CHIME: Data exchange, telemedicine reimbursement vital to improving chronic disease care

Widespread health information exchange, revised telemedicine reimbursement policies and patient empowerment are all necessary to bolster treatment and prevention of chronic diseases, the College of Healthcare Information Management Executives (CHIME) said in a letter to legislators serving in the Senate Finance Committee's Chronic Care Working Group this week.

The letter, dated June 15, was in response to the committee's call for input last month on how best to improve care for patients with chronic conditions; in a May 22 letter to healthcare stakeholders, the committee said input was "critical" to crafting bipartisan legislation aimed at boosting outcomes.

CHIME called a "high degree of data fluidity"--attainable via a longitudinal healthcare record--vital to cutting waste in the healthcare system, overall. It also said legislators must consider how to leverage the Meaningful Use program to ensure providers have electronic records systems capable of robust data exchange.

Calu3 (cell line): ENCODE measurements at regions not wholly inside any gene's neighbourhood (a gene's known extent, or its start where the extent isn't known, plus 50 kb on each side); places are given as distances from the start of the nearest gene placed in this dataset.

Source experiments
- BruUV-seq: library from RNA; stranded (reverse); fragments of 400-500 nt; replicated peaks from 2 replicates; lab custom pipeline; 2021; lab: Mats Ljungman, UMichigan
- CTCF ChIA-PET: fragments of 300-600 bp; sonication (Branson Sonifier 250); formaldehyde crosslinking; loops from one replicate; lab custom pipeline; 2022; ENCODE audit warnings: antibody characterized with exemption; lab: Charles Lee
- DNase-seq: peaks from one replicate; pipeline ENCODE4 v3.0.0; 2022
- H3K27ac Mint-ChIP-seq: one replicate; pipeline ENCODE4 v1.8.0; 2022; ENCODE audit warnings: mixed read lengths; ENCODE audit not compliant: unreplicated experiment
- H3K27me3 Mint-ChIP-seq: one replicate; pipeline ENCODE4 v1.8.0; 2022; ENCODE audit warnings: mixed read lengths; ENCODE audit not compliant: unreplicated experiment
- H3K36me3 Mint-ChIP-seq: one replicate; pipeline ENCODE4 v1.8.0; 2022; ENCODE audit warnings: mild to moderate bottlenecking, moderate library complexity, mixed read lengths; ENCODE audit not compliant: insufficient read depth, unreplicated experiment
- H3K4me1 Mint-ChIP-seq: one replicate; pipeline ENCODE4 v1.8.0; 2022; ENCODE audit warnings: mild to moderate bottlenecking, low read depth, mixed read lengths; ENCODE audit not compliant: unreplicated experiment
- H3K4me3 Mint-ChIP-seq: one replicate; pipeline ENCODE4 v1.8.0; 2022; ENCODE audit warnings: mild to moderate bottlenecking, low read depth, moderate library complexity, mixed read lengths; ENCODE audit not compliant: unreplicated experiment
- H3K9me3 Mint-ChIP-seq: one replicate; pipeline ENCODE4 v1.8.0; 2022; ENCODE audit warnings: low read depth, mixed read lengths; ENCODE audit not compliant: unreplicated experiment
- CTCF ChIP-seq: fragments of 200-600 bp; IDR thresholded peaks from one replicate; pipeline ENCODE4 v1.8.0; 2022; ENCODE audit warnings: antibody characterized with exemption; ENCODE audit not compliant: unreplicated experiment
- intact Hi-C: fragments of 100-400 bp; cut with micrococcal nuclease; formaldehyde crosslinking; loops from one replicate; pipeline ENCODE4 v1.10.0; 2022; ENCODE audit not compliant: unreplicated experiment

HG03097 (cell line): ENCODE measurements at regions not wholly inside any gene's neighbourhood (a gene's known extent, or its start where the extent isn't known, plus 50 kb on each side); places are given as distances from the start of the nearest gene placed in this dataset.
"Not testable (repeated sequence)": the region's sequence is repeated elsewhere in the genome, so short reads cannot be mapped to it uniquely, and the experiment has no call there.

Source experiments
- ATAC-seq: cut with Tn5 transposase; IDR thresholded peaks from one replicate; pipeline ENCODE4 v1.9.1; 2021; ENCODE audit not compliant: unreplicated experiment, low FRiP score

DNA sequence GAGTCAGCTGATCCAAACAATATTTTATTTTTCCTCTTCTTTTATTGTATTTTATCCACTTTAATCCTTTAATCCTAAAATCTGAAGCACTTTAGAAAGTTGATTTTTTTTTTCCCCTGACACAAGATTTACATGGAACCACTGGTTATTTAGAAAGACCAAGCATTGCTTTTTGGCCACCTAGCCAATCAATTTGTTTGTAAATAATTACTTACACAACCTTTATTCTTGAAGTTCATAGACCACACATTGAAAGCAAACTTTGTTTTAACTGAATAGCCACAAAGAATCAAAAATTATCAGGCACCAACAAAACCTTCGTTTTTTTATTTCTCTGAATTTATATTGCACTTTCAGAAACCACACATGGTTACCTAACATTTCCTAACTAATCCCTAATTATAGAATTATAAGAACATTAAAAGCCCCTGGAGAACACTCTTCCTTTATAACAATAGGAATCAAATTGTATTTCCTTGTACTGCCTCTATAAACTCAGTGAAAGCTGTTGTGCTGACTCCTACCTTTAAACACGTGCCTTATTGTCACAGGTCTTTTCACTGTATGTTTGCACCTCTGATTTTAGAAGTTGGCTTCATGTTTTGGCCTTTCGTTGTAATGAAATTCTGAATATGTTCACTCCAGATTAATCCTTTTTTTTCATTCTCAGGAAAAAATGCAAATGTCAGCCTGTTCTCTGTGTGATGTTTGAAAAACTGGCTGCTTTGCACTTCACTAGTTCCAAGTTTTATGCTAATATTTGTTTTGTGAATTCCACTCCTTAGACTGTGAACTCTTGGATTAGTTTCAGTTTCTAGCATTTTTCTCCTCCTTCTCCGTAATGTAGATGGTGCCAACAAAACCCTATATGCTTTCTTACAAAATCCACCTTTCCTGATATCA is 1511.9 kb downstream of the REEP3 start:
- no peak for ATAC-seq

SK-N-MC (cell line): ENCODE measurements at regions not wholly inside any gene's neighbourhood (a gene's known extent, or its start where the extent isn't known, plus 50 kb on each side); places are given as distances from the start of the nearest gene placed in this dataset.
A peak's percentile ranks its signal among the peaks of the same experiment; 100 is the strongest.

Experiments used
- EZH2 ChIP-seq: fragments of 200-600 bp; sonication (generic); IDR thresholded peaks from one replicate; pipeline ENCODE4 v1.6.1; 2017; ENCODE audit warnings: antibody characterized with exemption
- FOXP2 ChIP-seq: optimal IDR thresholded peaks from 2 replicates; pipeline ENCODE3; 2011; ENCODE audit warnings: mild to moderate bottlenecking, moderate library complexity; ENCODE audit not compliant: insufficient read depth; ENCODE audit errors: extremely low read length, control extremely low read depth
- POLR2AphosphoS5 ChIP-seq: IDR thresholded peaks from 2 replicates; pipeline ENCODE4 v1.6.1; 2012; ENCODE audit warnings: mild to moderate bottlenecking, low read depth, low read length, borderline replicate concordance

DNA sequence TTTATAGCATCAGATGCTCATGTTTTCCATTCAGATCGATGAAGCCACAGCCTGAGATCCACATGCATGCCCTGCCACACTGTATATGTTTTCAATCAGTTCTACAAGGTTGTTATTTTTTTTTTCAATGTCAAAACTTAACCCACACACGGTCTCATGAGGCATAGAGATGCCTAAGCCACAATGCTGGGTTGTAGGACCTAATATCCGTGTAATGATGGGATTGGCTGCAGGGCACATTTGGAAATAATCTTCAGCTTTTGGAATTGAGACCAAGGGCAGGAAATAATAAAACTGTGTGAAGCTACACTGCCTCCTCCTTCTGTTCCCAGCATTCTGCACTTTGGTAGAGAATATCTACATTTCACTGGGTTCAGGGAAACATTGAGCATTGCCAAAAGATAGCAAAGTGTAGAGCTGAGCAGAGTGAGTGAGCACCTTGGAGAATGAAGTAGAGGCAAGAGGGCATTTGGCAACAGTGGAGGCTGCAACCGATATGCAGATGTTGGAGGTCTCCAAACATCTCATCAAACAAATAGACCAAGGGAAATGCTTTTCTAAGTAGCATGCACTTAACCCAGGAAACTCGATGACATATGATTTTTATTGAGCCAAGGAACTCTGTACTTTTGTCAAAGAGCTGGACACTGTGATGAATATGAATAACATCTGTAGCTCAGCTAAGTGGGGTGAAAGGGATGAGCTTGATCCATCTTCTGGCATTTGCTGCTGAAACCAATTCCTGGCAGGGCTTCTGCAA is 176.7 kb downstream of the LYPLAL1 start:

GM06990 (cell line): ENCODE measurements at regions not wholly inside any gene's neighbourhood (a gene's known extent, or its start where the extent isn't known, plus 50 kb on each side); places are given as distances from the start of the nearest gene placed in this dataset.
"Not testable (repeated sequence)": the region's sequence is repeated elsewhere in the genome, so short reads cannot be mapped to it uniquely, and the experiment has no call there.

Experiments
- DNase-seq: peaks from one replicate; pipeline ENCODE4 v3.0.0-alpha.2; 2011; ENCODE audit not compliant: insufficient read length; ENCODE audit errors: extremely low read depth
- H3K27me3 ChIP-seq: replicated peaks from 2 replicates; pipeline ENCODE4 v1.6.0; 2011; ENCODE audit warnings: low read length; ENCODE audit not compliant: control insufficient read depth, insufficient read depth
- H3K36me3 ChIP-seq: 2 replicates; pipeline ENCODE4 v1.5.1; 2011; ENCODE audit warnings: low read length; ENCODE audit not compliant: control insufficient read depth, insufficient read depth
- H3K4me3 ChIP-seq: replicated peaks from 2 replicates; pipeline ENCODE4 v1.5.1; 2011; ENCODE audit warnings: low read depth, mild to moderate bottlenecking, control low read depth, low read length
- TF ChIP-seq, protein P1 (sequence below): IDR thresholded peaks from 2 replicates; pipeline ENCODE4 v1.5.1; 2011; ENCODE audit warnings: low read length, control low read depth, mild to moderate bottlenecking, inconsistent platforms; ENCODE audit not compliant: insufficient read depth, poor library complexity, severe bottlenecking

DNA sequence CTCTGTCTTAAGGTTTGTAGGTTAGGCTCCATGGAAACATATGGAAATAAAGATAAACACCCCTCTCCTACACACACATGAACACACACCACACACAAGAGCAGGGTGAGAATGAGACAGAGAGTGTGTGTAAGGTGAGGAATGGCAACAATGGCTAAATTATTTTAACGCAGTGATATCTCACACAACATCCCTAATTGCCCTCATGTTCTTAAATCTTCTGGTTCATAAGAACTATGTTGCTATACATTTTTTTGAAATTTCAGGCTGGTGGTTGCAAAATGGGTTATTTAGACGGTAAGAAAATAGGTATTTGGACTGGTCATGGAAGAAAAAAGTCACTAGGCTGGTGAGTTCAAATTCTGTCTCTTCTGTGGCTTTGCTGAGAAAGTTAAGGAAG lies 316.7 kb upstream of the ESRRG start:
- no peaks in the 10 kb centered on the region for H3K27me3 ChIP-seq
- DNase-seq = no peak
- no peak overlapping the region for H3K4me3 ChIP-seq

"The concept of a longitudinal healthcare record should reflect the patient's experience across episodes of care, payers, geographic locations and stages of life," the letter said. "It should consist of provider-, payer- and patient-generated data, and be accessible to all members of an individual's care team, including the patient, in a single location."

CHIME also called the ability to match patients with their data across providers "foundational to coordinated care," adding that the lack of a national patient identifier "aggravates" healthcare's technical challenges. CHIME repeatedly has called for a national patient identifier, going so far as to launch a $1 million challenge centered on its creation.  

Regarding telemedicine, CHIME said inconsistencies in definitions and reimbursement policies threatened adoption. "Differences in state laws, definitions and regulations create a confusing environment for hospitals and health systems that may care for a patient across state lines," the letter said.

Meanwhile, regarding patient engagement, CHIME said enabling asynchronous communication is the most efficient use of provider and patient resources. It also said that educational content should be available online for both patients and caregivers.

To learn more:
- here's CHIME's letter (.pdf)
- read the committee's letter from May (.pdf)